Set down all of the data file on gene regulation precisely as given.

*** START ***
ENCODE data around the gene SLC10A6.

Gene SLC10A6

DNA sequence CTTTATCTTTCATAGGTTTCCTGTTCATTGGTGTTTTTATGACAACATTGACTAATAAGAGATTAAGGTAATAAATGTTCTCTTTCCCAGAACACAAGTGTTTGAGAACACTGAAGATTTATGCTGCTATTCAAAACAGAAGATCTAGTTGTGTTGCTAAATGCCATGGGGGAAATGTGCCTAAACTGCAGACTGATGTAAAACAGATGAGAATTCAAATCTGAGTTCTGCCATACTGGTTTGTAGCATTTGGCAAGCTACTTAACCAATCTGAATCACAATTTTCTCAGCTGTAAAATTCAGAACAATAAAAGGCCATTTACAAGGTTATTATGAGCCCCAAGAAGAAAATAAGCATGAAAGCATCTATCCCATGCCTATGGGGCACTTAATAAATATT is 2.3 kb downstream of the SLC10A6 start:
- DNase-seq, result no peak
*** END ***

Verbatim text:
ENCODE data around the gene SLC10A6.

Gene SLC10A6

DNA sequence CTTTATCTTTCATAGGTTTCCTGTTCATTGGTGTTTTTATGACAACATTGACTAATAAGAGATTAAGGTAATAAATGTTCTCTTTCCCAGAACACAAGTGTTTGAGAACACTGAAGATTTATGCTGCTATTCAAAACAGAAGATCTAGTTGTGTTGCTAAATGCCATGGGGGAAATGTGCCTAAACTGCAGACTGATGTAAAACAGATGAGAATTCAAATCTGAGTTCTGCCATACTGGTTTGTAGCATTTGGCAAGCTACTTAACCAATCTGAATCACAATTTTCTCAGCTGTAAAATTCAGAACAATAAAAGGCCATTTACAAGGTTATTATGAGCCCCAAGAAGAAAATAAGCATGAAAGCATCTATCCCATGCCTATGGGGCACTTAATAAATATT is 2.3 kb downstream of the SLC10A6 start:
- DNase-seq, result no peak